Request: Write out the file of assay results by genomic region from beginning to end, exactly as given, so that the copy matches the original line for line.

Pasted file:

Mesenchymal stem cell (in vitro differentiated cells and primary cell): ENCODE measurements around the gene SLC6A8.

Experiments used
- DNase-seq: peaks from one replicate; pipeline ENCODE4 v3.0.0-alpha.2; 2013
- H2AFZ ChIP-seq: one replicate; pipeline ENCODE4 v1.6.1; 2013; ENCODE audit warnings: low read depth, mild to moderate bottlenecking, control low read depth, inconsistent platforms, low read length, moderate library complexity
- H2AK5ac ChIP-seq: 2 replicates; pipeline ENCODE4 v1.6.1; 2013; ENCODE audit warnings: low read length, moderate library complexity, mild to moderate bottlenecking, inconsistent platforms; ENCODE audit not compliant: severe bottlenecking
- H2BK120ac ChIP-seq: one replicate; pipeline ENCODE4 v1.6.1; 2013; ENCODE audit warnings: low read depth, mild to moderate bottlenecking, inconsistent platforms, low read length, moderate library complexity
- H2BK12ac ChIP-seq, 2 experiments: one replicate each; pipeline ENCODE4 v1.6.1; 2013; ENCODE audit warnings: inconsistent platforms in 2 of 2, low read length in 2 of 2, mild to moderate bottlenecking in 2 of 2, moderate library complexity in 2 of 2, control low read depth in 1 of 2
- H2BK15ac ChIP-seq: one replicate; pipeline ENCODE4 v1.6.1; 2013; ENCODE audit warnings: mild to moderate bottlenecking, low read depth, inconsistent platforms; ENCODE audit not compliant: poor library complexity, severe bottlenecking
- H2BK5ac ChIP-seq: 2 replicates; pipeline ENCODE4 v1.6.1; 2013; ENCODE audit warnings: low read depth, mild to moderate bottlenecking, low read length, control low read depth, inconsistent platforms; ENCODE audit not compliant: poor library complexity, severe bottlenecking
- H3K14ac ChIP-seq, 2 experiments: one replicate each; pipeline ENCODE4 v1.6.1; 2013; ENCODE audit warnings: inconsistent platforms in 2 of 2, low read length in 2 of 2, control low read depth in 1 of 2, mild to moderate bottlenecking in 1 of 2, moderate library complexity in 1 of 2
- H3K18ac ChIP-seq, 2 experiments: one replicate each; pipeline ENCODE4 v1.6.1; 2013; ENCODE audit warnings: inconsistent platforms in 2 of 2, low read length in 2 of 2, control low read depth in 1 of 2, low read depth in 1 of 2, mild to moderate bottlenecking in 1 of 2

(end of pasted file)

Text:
Mesenchymal stem cell (in vitro differentiated cells and primary cell): ENCODE measurements around the gene SLC6A8.

Experiments used
- DNase-seq: peaks from one replicate; pipeline ENCODE4 v3.0.0-alpha.2; 2013
- H2AFZ ChIP-seq: one replicate; pipeline ENCODE4 v1.6.1; 2013; ENCODE audit warnings: low read depth, mild to moderate bottlenecking, control low read depth, inconsistent platforms, low read length, moderate library complexity
- H2AK5ac ChIP-seq: 2 replicates; pipeline ENCODE4 v1.6.1; 2013; ENCODE audit warnings: low read length, moderate library complexity, mild to moderate bottlenecking, inconsistent platforms; ENCODE audit not compliant: severe bottlenecking
- H2BK120ac ChIP-seq: one replicate; pipeline ENCODE4 v1.6.1; 2013; ENCODE audit warnings: low read depth, mild to moderate bottlenecking, inconsistent platforms, low read length, moderate library complexity
- H2BK12ac ChIP-seq, 2 experiments: one replicate each; pipeline ENCODE4 v1.6.1; 2013; ENCODE audit warnings: inconsistent platforms in 2 of 2, low read length in 2 of 2, mild to moderate bottlenecking in 2 of 2, moderate library complexity in 2 of 2, control low read depth in 1 of 2
- H2BK15ac ChIP-seq: one replicate; pipeline ENCODE4 v1.6.1; 2013; ENCODE audit warnings: mild to moderate bottlenecking, low read depth, inconsistent platforms; ENCODE audit not compliant: poor library complexity, severe bottlenecking
- H2BK5ac ChIP-seq: 2 replicates; pipeline ENCODE4 v1.6.1; 2013; ENCODE audit warnings: low read depth, mild to moderate bottlenecking, low read length, control low read depth, inconsistent platforms; ENCODE audit not compliant: poor library complexity, severe bottlenecking
- H3K14ac ChIP-seq, 2 experiments: one replicate each; pipeline ENCODE4 v1.6.1; 2013; ENCODE audit warnings: inconsistent platforms in 2 of 2, low read length in 2 of 2, control low read depth in 1 of 2, mild to moderate bottlenecking in 1 of 2, moderate library complexity in 1 of 2
- H3K18ac ChIP-seq, 2 experiments: one replicate each; pipeline ENCODE4 v1.6.1; 2013; ENCODE audit warnings: inconsistent platforms in 2 of 2, low read length in 2 of 2, control low read depth in 1 of 2, low read depth in 1 of 2, mild to moderate bottlenecking in 1 of 2